Slovakia during WW2. Tono lives a poor life, but the authorities offer him to take over the Jewish widow Lautman's little shop for sewing material. She is old and confused and thinks that ... See full summary »
Ali and his father go from their poor neighborhood in the outskirts of the city to a hospital so that Ali's father can be treated for his sickness. However since they have no money, Ali ... See full summary »
A cross-cut of nearly 100 years of American movies. We see the most precious film sequences that we all remember: From "Citizen Kane" to "Star Wars", from "Some like it hot" to "E.T.". The ... See full summary »
It's unexpected gems like these, shown as late-night fillers on minority channels, that keep the jaded cineaste excited and in love with the medium all over again. Though rigorously despairing in its view of history and humanity, REVOLVER has a clarity and beauty of image I haven't seen in years.
A serious of tableaux vivants are intertitled with dates which may, or may not, be significant in Swedish, or world history. A man drowns in a black slick. An old man fails to photograph his grandson because the latter keeps coming behind the camera. A couple try to dine underwater, but their implements keep floating away from them.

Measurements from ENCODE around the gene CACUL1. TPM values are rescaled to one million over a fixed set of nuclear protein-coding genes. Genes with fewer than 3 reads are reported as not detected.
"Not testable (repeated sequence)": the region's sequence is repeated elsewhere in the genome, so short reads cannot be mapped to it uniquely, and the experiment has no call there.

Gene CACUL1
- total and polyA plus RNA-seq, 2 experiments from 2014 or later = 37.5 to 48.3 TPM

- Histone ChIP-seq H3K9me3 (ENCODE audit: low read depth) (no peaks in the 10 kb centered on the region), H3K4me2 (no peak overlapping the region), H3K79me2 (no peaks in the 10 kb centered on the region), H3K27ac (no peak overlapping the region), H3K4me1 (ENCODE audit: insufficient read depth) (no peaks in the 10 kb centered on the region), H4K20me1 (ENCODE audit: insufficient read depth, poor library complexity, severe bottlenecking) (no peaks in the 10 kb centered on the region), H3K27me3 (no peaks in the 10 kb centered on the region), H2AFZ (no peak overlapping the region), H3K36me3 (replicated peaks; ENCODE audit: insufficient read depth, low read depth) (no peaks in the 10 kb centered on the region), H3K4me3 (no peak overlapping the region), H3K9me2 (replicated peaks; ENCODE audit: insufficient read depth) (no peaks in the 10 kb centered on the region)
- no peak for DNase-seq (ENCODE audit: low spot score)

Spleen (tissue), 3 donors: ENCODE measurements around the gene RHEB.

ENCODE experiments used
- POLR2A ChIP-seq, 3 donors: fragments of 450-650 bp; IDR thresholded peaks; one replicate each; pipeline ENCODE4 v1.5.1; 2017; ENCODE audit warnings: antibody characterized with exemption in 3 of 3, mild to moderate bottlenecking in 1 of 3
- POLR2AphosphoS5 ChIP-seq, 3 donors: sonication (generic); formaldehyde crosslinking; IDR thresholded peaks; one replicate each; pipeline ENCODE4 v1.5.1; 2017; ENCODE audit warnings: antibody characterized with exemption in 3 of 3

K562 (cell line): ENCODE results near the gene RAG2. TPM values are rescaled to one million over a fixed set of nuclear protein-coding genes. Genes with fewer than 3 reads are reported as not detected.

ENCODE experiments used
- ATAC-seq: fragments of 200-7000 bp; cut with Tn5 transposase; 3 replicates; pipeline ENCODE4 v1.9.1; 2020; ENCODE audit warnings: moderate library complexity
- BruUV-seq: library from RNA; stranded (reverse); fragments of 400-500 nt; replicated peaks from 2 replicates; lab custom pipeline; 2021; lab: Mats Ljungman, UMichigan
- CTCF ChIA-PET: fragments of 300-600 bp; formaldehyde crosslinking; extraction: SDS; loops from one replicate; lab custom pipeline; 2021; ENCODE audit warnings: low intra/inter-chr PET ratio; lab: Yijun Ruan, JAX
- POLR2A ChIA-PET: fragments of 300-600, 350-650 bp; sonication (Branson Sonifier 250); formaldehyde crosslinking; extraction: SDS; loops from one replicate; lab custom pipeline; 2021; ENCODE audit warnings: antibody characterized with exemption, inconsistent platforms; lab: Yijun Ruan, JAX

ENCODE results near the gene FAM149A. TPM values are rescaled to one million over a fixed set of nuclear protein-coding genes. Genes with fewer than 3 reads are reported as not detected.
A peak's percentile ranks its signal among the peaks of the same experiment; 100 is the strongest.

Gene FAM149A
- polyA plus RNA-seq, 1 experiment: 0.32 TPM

REVOLVER is composed of many such vignettes, which feature repetition, the mechanisation of humanity, our increasing dominance by the implements we use, submergence, failure, lack of perception, overwhelming. History goes round and round, but instead of continuity offers disjunction, dislocation, fragmentation. For all our technological advances, we are even less able to communicate with each other.
This is articulated in the film's form, which repeats and collapses in on itself, a Maxwell's Demon of repetition that burns up energy, wasting information, until final dissipation and collapse.
The individual images are grotesque, yet clearly evocative, in gleaming black and white compositions, just as I imagine the peepholes in Angela Carter's 'The Infernal Desire Machines Of Doctor Hoffman'. I especially loved the kitchen with the chessboard walls and floor, reminding us of one of the film's deconstructive forbears, Lewis Carroll, who also used dream imagery to destroy our complacent view of the world. I beg of you to watch this amazing short if you ever spot it buried in some unsympathetic listings.
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